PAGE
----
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Developing Web Applications Using ASP.

NET
Objectives

In this session, you will learn to:
Explain dynamic control creation in Microsoft ASP.NET 2.0
Add and configure controls dynamically
Explain how to incorporate globalization and localization
features into Web applications
Add localization features to a Web application
Describe when and how to implement dynamic master pages
Describe dynamic Web configuration scenarios
Apply master pages dynamically
Dynamically configure Web applications

Ver. 1.0 Slide 1 of 21
Developing Web Applications Using ASP.NET
Dynamic Control Creation

Appearance of some controls on the Web page depends on
run-time conditions.
Code can be written to add, remove, hide, or show controls
in response to conditions.
Each ASP.NET page has a Controls collection.
Container controls, such as Panel and PlaceHolder, also
have a Controls collection.
Controls can be added to a page or container controls by
using the Controls.Add method.
Location of the controls on a page cannot be specified by
using the Controls.Add method.
The layout of the page at runtime can be controlled by
adding the controls to a Panel or PlaceHolder control
instead of adding them to a page.

Ver. 1.0 Slide 2 of 21
Developing Web Applications Using ASP.NET
Dynamic Control Creation (Contd.)

To add a control to a Web forms page programmatically,
you need to:
Create an instance of the control and set its properties:
Label myLabel = new Label();
mylabel.Text = “Simple label”;
Add the control to the page. This is typically done during the
Page’s load stage:
private void Page_Load (object sender,
System.EventArgs e)
{
this.Controls.Add(myLabel);
}
A new control can added to the Controls collection of a
container already on the page as:
Panel1.Controls.Add(myLabel);

Ver. 1.0 Slide 3 of 21
Developing Web Applications Using ASP.NET
Dynamic Control Creation (Contd.)

When using Tables and TreeViews, you may require to add
subcontrols at run time.
Dynamic control creation is necessary when the result must
be displayed from a user query.
In addition to adding controls at run time, you can also
remove, hide, or show controls at run time.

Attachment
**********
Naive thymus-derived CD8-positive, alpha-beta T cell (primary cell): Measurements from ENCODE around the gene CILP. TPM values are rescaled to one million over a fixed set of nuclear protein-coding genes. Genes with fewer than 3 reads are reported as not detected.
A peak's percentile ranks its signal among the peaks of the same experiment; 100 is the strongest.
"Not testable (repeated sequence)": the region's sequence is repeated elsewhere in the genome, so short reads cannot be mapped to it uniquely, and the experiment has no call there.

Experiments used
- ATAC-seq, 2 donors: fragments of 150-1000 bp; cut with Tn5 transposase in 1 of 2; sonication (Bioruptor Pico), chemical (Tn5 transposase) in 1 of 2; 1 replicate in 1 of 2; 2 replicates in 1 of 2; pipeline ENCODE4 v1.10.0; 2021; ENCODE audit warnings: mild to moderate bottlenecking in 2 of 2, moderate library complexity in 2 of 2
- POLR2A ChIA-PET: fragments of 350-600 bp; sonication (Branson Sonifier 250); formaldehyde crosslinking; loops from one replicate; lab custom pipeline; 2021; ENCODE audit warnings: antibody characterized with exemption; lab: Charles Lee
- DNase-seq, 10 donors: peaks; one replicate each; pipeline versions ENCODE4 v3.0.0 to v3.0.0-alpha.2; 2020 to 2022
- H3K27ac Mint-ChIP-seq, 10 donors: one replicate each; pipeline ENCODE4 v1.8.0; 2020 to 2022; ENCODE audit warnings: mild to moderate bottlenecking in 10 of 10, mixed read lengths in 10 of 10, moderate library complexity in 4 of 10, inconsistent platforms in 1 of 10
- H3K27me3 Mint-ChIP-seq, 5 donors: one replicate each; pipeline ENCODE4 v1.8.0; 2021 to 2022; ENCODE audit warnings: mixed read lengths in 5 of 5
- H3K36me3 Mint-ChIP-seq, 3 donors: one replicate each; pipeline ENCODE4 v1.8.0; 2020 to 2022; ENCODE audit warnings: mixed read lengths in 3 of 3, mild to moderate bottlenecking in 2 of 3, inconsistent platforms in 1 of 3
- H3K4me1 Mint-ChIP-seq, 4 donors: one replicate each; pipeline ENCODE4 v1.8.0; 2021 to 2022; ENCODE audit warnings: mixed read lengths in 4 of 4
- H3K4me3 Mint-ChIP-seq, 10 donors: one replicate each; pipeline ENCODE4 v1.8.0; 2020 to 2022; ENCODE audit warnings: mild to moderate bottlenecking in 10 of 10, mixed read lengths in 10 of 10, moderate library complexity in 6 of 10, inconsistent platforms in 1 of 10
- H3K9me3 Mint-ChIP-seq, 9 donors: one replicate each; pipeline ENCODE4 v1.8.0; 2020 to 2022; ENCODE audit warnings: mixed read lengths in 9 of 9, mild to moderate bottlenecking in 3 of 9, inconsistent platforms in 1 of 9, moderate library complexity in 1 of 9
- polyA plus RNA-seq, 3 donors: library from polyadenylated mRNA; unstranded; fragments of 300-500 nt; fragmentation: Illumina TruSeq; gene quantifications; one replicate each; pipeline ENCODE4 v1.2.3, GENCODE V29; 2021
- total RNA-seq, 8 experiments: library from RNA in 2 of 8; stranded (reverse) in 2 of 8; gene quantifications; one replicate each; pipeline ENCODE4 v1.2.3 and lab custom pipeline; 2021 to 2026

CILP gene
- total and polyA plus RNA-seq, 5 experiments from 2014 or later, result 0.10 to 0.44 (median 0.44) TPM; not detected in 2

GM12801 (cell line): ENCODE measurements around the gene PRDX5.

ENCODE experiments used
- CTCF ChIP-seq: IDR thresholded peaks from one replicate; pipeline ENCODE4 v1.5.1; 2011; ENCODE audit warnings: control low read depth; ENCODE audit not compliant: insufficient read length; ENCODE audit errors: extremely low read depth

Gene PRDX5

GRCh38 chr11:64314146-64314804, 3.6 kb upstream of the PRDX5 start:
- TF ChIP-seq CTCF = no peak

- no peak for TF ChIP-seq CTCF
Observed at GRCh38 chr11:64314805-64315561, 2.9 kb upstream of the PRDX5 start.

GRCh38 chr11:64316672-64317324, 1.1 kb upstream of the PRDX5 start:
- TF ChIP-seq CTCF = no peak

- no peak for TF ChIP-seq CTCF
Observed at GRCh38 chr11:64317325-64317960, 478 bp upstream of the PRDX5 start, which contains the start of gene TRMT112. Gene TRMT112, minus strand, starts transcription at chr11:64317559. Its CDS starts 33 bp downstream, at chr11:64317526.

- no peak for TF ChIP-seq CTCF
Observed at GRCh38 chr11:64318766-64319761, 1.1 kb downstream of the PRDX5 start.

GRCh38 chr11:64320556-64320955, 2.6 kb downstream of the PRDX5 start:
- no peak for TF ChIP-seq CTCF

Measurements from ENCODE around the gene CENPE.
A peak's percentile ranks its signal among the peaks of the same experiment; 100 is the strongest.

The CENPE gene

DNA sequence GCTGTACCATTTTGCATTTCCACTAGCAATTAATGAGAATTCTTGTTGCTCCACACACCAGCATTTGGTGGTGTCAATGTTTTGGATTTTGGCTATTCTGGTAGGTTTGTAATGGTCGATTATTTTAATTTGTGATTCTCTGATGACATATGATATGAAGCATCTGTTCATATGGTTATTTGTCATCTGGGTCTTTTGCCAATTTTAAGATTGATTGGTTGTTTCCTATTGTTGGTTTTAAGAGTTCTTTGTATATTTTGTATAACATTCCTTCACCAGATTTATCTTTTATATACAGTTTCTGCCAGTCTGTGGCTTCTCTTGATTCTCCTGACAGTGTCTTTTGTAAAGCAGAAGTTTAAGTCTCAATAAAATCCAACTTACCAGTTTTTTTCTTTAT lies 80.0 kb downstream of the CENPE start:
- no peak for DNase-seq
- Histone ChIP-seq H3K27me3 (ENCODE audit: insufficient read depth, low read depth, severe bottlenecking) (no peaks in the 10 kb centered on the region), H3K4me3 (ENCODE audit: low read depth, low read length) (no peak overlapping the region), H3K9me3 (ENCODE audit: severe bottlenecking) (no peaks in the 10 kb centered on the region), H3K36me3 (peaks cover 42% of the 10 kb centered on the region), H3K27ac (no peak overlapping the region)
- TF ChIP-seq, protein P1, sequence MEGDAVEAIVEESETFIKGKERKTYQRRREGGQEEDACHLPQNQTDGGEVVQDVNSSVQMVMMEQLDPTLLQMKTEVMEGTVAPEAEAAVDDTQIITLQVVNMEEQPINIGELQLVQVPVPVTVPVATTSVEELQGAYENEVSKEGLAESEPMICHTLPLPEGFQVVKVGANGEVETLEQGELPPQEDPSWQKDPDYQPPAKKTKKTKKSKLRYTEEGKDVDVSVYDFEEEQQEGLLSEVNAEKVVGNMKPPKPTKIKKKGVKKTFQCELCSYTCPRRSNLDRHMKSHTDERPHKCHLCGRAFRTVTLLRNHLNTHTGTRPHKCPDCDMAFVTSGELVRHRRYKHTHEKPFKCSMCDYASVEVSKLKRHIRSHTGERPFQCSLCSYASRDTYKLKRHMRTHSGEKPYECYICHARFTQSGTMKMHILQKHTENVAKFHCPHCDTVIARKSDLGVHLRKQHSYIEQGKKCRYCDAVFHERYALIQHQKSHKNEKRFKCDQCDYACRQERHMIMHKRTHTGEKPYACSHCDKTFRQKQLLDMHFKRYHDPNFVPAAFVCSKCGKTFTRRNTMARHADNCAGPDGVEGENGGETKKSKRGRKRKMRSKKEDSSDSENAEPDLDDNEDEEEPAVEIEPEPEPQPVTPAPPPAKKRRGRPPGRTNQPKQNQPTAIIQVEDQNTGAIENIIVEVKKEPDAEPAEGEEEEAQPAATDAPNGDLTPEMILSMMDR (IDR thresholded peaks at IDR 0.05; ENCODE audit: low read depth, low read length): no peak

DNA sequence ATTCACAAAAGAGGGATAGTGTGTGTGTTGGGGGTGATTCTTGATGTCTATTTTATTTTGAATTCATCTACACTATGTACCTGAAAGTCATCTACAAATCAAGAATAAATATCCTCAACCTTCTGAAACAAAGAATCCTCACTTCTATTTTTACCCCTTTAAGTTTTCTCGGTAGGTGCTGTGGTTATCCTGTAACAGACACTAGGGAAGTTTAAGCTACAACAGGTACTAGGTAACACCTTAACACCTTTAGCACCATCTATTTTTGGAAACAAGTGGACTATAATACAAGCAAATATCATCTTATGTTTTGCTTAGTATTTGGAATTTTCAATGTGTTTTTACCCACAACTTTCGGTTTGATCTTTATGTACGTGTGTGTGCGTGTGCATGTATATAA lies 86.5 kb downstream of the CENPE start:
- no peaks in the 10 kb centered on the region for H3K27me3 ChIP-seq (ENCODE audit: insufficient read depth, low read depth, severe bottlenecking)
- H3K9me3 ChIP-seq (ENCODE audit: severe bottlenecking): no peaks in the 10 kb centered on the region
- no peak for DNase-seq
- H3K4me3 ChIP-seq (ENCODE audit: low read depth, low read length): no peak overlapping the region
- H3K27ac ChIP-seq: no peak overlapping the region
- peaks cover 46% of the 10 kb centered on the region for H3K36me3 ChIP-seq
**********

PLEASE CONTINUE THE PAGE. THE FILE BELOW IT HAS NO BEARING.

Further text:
Ver. 1.0 Slide 4 of 21
Developing Web Applications Using ASP.NET
Dynamic Control Creation (Contd.)

You can create templates dynamically in code.
Dynamically created templates are used when you do not
know until run time which templates to use and what text or
controls to include in them.
You can create templates in code for all controls that use
templates. These controls include:
DataList
Repeater
DataGrid
To create a dynamic template, you need to:
1. Create a template class that implements the ITemplate
interface and defines the InstantiateIn method of the
ITemplate interface.
2. Instantiate the dynamic template

Ver. 1.0 Slide 5 of 21
Developing Web Applications Using ASP.NET
Localization and Globalization

Web pages can be served automatically in the language
that the user prefers by using ASP.NET.
Preferred language passed by the browser to the server is
used to determine how the page should be localized.
Microsoft .NET Framework applications use resource files
to store data to be displayed for different controls.
For each culture, a different resource file can be created.
An ASP.NET control can be configured to check a resource
file while the page is rendering.
If a control finds a resource file that matches the culture of
the user and if a value is specified for the control in the
resource file:
The value will be substituted for the value of the control on the
page

Ver. 1.0 Slide 6 of 21
Developing Web Applications Using ASP.NET
Localization and Globalization (Contd.)

Implicit Localization:
This type of localization enables you to specify that a control
should read the values of its properties from a resource file.
If properties are found in the resource file for the control at the
run time, they are used automatically.
Every ASP.NET page can have a default resource file and
additional resource files for each supported language and
culture.
Resources files are stored in App_LocalResources folder.